Manga publishers have recently changed their stance on manga scanlations, huh? I don't think there ever was a really positive sunny outlook on scanlations from publishers. Thoughts on this all? This is a really big site next to Manga Fox...who doesn't seem hit yet.
"There is an end to everything, to good things as well."
It pains me to announce that this is the last week of manga reading on One Manga (!!). Manga publishers have recently changed their stance on manga scanlations and made it clear that they no longer approve of it. We have decided to abide by their wishes, and remove all manga content (regardless of licensing status) from the site. The removal of content will happen gradually (so you can at least finish some of the outstanding reading you have), but we expect all content to be gone by early next week (RIP OM July 2010).
So what next? We're not really sure at this point, but we have some ideas we would like to try out. Until then, the One Manga forums will remain active and we encourage all of you to continue using them. OMF has developed into a great community and it would be a shame to see that disappear.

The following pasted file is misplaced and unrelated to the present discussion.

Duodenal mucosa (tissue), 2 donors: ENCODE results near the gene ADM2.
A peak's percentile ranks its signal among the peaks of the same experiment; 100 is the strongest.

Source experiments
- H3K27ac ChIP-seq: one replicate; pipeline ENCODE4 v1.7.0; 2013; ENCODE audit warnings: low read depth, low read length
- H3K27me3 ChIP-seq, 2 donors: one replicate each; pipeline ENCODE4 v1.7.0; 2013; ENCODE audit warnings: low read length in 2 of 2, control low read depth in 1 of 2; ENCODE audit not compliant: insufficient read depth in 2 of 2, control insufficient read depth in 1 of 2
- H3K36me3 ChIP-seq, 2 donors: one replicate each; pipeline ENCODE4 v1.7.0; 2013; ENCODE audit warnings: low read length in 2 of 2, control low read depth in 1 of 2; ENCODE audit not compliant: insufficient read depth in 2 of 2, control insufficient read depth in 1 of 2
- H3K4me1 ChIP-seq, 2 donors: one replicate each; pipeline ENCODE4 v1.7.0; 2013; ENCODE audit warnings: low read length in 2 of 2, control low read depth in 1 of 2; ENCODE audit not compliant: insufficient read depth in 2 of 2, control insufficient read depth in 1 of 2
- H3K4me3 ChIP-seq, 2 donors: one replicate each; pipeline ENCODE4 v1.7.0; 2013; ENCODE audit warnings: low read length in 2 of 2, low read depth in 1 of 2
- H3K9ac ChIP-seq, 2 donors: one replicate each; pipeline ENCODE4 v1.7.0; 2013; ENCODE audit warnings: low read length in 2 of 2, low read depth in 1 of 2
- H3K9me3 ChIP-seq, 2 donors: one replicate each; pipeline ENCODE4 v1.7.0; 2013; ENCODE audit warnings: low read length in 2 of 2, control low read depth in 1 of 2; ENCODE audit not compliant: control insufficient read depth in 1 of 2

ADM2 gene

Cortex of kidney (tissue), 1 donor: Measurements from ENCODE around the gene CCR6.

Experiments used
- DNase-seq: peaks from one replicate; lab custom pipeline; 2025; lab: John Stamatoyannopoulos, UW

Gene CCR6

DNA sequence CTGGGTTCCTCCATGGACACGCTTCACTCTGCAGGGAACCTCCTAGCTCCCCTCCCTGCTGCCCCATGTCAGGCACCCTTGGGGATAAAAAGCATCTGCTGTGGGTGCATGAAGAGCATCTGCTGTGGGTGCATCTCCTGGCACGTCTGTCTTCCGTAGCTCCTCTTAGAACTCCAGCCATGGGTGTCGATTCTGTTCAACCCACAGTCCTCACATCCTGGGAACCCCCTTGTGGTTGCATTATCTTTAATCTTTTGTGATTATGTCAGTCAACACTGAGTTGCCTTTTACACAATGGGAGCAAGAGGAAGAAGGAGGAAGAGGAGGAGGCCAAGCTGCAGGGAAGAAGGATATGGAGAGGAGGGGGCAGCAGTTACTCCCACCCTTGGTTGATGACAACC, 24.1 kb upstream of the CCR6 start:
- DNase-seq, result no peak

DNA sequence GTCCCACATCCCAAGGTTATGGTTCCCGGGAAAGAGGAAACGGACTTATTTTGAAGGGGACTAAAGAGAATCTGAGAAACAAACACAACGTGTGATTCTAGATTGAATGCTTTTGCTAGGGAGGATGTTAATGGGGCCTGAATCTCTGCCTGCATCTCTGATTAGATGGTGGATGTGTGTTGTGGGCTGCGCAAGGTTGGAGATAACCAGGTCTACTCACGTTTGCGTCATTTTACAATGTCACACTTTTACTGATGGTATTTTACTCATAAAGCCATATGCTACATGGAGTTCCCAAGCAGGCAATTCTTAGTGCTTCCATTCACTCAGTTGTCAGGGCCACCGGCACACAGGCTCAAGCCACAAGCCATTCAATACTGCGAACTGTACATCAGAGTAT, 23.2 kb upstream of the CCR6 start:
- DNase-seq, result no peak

You can also show us some love in this moment of sadness by 'liking' our brand new Facebook page. It would be nice to see just how many of you came to enjoy our 'better than peanut butter and jelly' invention.
Regardless of whether you stay with us or not, on behalf of the One Manga team, I would like to thank you all for your unwavering support over the years. Through the ups and downs you have stuck with us, and that is what kept us going.
As a certain Porky was fond of saying... That's all folks!
Time for me to go lay down and let this all sink in.
Posted 22 July 2010 - 06:47 AM
Posted 03 September 2010 - 05:32 PM
I really wonder if taking down big sites is going to encourage people to actually buy manga, especially in a recession.
For me, manga presents three major problems vs. its digital format:
1) It's expensive.
2) It takes up a lot of room, more room than most average folks would have room for...